[This article was originally posted on an earlier date]

Chrissy Scivicque (pronounced “Civic”), founder of Eat Your Career, is an award-winning freelance writer/editor with a passion for two things: food and helping others.

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Chrissy Scivicque

Chrissy Scivicque is the founder of EatYourCareer.com. She's a certified career coach, corporate trainer, and public speaker.

10 comments

  1. Unfortunately you have drawn a comparison between a career and a job.

    NEVER give up on your dreams. Articles like these are dangerous in my opinion and causes people to settle; breeding mediocrity and normalcy throughout the world. Attitudes like these stunt the growth and progress of mankind.

    Keep dreaming and keep pursuing.

  2. Glad to have found this article. At one point, while in college, my dream career was as a CPA with a Big 6 accounting firm. That did happen, but it didn’t last long, and two financial crises in 10 years showed me that financial firms in all industries including accounting, banking, retirement, etc will keep you in dream job as long as they see it fit. As a result, I have no loyalty to any employer except the one that lives at my address.

  3. Great article Chrissy!

    When I do career exploration with clients who have been focused on a particular ‘dream career’, I often uncover that what excites them isn’t the work itself, but intangibles associated with the dream: wanting to be a flight attendant because they love to travel, wanting to be in television because they love being in front of people, want to be in public relations because they enjoy organizing events. 
    In these cases, I try to help my clients explore ‘the dark side’ so that really understand what they are getting into – that flight attendants rarely see more than airports, that television involves a lot of painful production planning, that a huge chunk of public relations involves trying to sell your company’s services to new clients.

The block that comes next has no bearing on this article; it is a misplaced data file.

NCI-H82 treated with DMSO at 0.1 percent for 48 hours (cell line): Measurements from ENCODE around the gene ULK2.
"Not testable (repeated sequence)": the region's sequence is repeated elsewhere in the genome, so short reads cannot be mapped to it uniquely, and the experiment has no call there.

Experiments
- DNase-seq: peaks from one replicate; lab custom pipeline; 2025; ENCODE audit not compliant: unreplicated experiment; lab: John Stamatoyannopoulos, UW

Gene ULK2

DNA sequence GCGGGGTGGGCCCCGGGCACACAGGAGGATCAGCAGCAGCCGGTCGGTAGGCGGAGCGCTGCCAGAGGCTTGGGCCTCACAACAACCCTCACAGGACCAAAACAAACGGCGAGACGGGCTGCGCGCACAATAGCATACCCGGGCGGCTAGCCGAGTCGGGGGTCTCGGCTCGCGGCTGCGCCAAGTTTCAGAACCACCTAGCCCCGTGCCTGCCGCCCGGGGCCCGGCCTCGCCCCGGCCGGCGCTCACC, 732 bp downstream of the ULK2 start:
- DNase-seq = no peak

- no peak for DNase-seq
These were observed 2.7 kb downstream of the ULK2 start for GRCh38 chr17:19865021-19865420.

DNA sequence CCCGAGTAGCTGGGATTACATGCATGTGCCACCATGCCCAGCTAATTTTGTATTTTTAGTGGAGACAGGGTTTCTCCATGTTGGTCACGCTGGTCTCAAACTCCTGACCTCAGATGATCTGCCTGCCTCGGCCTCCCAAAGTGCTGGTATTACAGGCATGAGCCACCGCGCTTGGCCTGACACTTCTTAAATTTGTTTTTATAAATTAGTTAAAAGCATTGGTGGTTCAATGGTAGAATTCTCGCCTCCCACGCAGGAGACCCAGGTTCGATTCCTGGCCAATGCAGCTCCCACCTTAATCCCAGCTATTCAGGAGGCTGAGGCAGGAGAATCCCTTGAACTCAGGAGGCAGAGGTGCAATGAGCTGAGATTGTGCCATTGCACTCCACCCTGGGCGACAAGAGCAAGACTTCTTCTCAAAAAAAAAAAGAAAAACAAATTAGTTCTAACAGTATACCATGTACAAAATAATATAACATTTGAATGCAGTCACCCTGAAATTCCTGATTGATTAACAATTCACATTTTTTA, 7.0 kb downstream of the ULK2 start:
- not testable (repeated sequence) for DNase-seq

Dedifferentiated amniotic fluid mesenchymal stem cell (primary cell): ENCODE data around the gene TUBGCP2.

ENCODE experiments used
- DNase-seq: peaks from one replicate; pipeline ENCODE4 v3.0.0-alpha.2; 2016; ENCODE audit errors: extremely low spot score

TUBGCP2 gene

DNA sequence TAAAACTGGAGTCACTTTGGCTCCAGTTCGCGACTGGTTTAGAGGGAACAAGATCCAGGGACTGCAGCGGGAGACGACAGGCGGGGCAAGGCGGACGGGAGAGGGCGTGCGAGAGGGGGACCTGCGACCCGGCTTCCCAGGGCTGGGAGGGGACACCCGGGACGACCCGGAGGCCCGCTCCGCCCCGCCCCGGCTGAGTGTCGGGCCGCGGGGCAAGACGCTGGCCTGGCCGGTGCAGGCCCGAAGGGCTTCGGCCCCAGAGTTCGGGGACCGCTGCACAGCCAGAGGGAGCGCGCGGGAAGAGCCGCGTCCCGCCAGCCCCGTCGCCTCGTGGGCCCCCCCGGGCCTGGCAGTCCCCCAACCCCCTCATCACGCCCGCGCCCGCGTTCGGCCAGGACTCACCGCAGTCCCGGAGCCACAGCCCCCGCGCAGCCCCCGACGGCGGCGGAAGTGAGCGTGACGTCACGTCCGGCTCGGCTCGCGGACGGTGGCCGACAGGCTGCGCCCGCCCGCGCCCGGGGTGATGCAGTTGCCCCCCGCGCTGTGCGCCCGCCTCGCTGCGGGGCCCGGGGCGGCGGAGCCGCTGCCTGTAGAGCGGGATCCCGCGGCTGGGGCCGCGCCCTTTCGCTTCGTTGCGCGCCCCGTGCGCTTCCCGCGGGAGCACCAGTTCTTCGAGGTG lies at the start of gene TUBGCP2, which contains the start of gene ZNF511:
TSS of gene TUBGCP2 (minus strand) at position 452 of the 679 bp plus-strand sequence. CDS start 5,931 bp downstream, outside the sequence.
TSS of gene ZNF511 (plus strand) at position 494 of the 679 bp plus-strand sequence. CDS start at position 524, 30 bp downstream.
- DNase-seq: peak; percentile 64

If the dream job is still a dream job, even with full awareness of the dark underbelly, then a jobseeker can put a plan in place to achieve the dream – but maybe not immediately. It’s not settling for less if you get a job that will pay the bills while you pursue the training you need and develop the network of contacts that will help you to move into your target industry, and it can take five years or even longer to get all the pieces in place. In the process of doing so, it is prudent to keep doing a personal check to make sure that the dream is still the right destination.

  4. So true. Planning and execution have their role in project management, but a career is *much* bigger than a “project.” So many of my best opportunities have been completely unexpected: luckily, I've been able to recognize and act upon most of them. Each new day's filled with unforeseen possibilities and potential, and that has kept me positive even in the toughest jobs and situations.

  5. Yes, you should give up on 'finding' your dream career. If you want your dream career, you have to make it happen, not search for it. Just like how you continued writing, when you had a full time job that doesn't involve writing. And I think, as we work to make our dream career a reality, we begin to put to test what we really want out of life, and how we want to live.

  6. Along with all the pressures of technology + change, the idea of work and its meaning in our lives shifted. One would think we can pick anything we want. We can, and if that is the only thing we want, we may get there. I am looking for some balance and revitalizing my core values will help me find the means to move forward and redraw new dreams.

  7. Careers seem to evolve. My expectations were very different when I graduated from college than they are now. After spending years working, I found jobs that I didn't know existed as well as jobs that I dreamed of but the reality of them did not match up to my idealistic expectations. My experience has taught me that you have to become less rigid about what you expect and keep your eyes open as you go on the ride called your career.

    Silvia

    http://www.FindYourFooting.com

  8. Someone said, pursuing your dream entails some cost but you must be willing to bear them. The article so wonderfully talks about dream career with sensible examples. Glad to stumble across this piece.
    Thanks for sharing.